- It proved that the IFC market is not a land-grab where the first provider to capture an airline is entrenched indefinitely. On the contrary, it demonstrated that IFC is a rapidly evolving market, driven by passenger demand for fast reliable connections and with an expectation that when in-flight, they should be able to experience Internet speeds similar to what they have at home, with the freedom to watch, stream video and shop directly on any connected device. The presence of Netflix as a sponsor reinforced that delivering access to high-quality video streaming in-flight is here to stay, and has a very receptive, ready-made audience.
VIA SATELLITE: Do you believe the “traditional” FSS operators are under more pressure than ever before? What do you think they need to do to be successful in the future?
Dankberg: Yes — definitely. Broadcast TV is what makes the FSS industry work, and broadcast TV business models are being undermined by a number of big picture market forces including the ubiquity of mobile devices, the amount of content people are consuming on mobile devices compared to big screen TVs, the underlying shifts in business models in both advertising and bundled TV and broadband, and multiple other factors. At the same time, there is increasing pricing pressure on unicast satellite data services due to increasing terrestrial alternatives and the existence of very, very cost effective high capacity satellites such as ViaSat’s.
Ultimately, the FSS industry is going to have to let go of the business models that worked in the past (e.g. preserving the integrity of transponder pricing) and figure out how to compete in broader unicast data-centric markets.
VIA SATELLITE: Did you see any new trends emerge in the satellite sector in 2015? Are there any you would highlight?
Dankberg: Probably the most obvious trend is that virtually every significant satellite operator is incorporating HTS into their fleet. But, it also seems that those satellites — in the low to mid double digits in Gbps of bandwidth — mostly reflect a grudging acknowledgement that conventional satellite airtime is too expensive to compete in emerging broadband applications. None of the legacy operators seem to be embracing highest speed, highest volume, competitively priced bandwidth — in any place, in any vertical market — as the primary source of growth opportunities.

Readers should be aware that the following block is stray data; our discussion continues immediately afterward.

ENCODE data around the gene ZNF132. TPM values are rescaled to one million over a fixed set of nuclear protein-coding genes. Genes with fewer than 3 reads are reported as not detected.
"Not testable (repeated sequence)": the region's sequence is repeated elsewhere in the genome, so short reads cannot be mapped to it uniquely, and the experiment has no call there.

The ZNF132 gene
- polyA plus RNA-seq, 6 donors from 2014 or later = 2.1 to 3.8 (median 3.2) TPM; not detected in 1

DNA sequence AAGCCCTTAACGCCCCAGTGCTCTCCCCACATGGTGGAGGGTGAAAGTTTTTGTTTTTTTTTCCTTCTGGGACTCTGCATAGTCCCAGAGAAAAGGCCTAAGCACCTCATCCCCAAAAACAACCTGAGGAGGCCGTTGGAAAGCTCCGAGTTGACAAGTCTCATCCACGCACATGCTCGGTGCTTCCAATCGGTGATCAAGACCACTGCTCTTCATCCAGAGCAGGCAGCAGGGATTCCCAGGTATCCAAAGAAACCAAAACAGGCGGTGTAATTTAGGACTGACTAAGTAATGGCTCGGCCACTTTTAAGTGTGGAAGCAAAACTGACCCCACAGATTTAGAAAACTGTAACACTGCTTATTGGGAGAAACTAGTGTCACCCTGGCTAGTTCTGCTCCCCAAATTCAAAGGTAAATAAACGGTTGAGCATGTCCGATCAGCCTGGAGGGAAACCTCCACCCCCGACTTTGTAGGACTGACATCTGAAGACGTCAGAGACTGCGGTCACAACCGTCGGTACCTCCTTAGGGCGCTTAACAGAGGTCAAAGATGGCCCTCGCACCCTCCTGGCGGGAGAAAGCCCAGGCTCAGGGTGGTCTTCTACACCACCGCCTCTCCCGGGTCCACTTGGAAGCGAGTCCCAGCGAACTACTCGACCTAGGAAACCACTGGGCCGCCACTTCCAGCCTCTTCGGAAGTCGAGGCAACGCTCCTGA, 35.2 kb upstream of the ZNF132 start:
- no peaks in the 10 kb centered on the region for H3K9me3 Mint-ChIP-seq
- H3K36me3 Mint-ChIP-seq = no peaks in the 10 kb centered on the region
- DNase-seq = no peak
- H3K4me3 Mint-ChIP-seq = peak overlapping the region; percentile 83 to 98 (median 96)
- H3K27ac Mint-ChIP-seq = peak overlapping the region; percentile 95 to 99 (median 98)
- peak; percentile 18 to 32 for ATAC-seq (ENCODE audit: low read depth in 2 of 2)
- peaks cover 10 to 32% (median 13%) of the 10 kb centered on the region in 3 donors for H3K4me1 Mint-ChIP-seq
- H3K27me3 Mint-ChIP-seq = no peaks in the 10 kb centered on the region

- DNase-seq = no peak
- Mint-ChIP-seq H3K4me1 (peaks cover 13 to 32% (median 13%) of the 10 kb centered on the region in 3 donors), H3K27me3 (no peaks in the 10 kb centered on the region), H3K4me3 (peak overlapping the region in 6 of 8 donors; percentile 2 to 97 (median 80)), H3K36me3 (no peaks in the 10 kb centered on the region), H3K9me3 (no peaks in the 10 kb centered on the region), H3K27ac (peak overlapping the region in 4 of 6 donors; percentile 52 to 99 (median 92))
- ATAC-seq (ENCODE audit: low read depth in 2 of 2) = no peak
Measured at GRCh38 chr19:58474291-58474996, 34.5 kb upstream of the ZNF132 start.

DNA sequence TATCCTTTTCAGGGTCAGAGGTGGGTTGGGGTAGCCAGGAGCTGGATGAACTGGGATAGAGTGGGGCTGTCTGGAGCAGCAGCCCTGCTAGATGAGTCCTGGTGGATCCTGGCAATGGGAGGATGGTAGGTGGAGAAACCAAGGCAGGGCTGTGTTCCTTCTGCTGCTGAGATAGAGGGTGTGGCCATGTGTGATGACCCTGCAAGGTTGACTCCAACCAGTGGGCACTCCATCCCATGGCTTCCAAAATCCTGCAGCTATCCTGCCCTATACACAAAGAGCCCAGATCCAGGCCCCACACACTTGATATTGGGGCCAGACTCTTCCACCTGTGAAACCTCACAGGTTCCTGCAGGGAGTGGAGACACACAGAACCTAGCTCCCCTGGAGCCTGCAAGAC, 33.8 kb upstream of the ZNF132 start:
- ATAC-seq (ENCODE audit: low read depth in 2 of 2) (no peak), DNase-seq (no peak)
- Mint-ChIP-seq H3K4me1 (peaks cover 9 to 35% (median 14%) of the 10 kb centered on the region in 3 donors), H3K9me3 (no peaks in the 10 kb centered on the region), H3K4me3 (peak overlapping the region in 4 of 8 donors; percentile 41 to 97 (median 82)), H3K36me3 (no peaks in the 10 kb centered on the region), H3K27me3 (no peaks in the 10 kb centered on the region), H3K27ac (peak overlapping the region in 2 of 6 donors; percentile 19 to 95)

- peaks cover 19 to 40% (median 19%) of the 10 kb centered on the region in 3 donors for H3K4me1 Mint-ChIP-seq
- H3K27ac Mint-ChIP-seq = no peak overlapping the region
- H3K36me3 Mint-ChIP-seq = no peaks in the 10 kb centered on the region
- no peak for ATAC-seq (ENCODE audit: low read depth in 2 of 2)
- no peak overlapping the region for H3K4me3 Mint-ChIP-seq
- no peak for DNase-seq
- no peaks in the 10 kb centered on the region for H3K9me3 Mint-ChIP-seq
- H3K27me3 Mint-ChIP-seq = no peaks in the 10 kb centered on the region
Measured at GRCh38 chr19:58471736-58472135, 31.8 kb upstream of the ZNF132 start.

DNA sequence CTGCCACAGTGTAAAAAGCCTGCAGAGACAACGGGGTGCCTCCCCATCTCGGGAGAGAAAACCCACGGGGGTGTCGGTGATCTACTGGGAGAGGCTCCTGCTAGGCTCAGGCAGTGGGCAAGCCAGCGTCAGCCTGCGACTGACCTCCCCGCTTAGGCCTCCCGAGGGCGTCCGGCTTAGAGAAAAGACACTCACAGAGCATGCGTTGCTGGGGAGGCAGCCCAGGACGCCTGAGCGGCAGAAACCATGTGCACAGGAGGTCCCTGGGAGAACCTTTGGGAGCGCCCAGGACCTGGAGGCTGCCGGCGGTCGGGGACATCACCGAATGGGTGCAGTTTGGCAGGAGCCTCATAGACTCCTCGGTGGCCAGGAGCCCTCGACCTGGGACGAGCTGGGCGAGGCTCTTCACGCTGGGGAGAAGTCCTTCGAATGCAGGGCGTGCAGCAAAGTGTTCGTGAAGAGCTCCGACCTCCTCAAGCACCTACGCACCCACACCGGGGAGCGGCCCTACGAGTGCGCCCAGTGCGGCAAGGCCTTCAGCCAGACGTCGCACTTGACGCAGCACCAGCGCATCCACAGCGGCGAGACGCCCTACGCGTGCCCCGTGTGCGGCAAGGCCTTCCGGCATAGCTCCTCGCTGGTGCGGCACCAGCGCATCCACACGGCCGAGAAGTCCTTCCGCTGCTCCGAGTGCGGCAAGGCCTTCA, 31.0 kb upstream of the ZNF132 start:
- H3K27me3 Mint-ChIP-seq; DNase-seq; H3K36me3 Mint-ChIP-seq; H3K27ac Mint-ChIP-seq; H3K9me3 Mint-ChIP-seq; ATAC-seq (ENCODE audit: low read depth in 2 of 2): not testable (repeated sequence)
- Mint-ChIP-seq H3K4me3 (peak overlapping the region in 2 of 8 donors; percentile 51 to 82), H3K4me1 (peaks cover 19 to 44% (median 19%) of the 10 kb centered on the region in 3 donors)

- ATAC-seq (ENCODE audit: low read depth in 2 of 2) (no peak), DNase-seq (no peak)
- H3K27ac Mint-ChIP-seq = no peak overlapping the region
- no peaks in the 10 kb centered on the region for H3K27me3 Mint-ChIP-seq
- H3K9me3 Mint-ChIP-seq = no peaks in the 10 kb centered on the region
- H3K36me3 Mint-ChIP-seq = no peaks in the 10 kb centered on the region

VIA SATELLITE: Michel de Rosen of Eutelsat said recently that the satellite industry is approaching a new era. Do you agree with this? Have the dynamics of the industry really changed over the last 12 months?
Dankberg: Of course there is a new era — and it’s already here, it’s no longer “approaching.” That era is going to be driven by broadband data connections — to individual homes, to Wi-Fi hot spots, businesses, mobile platforms and remote locations. We’ll know when the satellite industry has accepted that — when you stop hearing “People don’t need that much bandwidth.” A prime example is video streaming for in-flight Wi-Fi. Of course, people don’t need that, but they do want it and to the extent it affects passenger preference there is a big opportunity in meeting the demand rather than ignoring or belittling it.
What’s interesting is that we’re just at the beginning of this new era — where new applications will continue to be created, stirring the need for more simultaneous broadband connections and real-time access to streaming media services and content.
VIA SATELLITE: Finally, how do you see 2016 shaping up for the satellite sector? What trends do you see emerging in the satellite industry in 2016? What do you think we might be talking about at this stage next year?
Dankberg: 2016 will see a continuation — if not an acceleration — of the macro trend of increasing bandwidth demand at lower unit prices. The flip side of that is falling demand for high priced bandwidth. By the end of 2016 we will be talking about the first financial casualties of major satellite operators trying to protect the integrity of transponder pricing vs. investing in the most productive network infrastructure (in terms of bandwidth per unit capital cost).